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  •  A teacher's tale: (16+ / 0-)

    He was a "good kid," who, as they say, "did not work up to potential." Whatever that means. The student who sat at the back of my class was dreamy, polite and a just geeky enough behind his horn-rimmed glasses. When I first met him, he was 15. Part of a group of Goths, he often spent his class time drawing fabulous dragons, or reading fantasy that will never appear on the sophomore curriculum list. We talked Annime; I introduced him to Ursula K. LeGuin; and I learned all about angels from him. When he elected my senior English class, our student-teacher journey continued. No, he wasn't a solid student, but he was definately a "good kid."

    Living in what I'm told is the poorest county east of the Mississippi, my friend found a way out by joining the army. His plan was to stay in long enough--maybe very long--and earn a nursing degree. Other students kept in email contact with him, so I knew he was in Iraq.

    A few months ago he turned up in the hall. Home for a visit, he told me that he'd been stationed with a medical unit in Baghdad. When I mentioned Assassins' Gate, his eyes bore into mine. "Yes, that's where I was stationed." I'm sure that he'd met many old teacher's that morning, and many people who were happy to see him, but knowing the name "Assassin's Gate" meant I knew something the others didn't know.

    His eyes more than anything broke my heart that day. Haunted. The word haunted will never be strong enough to convey what I saw in his eyes, but it comes closest of all of the words I know. Haunted. He was in the hallway, but the visions were not. Chris Hedges describes the return from a war zone like looking at life from a dark tunnel, with the only relief coming by spending time with people who shared the experience on the "in-side" with you. How unholy it must seem to someone returning from Baghdad to complete ignorance. My friend and I talked but I wanted to cry.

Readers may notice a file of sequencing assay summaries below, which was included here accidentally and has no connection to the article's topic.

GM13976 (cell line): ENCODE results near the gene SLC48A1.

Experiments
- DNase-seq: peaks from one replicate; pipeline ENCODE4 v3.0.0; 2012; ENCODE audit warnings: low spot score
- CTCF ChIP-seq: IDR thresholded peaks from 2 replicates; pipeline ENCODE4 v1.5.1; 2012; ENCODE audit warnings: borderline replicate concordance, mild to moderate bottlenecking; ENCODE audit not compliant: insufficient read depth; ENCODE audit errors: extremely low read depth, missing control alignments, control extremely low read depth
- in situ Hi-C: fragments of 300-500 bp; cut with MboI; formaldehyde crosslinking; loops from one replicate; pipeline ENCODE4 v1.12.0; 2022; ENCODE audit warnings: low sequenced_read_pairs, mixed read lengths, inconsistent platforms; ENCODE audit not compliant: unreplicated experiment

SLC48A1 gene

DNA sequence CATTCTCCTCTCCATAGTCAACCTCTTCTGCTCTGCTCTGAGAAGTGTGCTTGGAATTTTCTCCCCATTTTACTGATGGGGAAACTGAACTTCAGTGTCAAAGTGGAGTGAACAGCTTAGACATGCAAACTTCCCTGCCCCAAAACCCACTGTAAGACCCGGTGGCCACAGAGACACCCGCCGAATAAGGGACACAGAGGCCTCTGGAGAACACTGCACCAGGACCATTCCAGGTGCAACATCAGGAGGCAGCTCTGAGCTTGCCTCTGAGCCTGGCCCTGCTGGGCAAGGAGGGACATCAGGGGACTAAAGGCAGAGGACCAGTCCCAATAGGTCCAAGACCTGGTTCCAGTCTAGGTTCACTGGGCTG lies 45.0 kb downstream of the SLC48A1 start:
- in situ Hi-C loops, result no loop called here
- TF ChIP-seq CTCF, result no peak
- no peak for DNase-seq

He said that he would leave the army as soon as he could, and hoped that he would spend the reminder of his time state-side. But he wasn't sure. He said that he wasn't sure if he could afford to go to nursing school, but he wanted to try. And the "good kid" who taught me all about angels, now knows all  about demons too.

       

    •  Beautiful (2+ / 0-)
      Recommended by:
      sockpuppet, LibChicAZ

      This deserves a diary of its own. "Journalism" isn't presenting two opposing sets of focus-group tested PR, it is telling stories.

      Yours is a simple, personal, true story, and great journalism.

      Certain experiences simply isolate us in ways that can never truly be bridged. Some of these can be positive, like giving birth -- an experience no man can ever fully understand. Another is the experience of combat. No one who has not been there can ever offer anything but a kind of nearly useless sympathy.

      In any case, your story is a worthy, if peripheral one. It tells the story from the side of "nearly useless sympathy."

      No one who sees death, or worse, kills is left unchanged by it. They can survive. They can even thrive. But they are changed forever by it. I hope your student can live with his memories and thrive.

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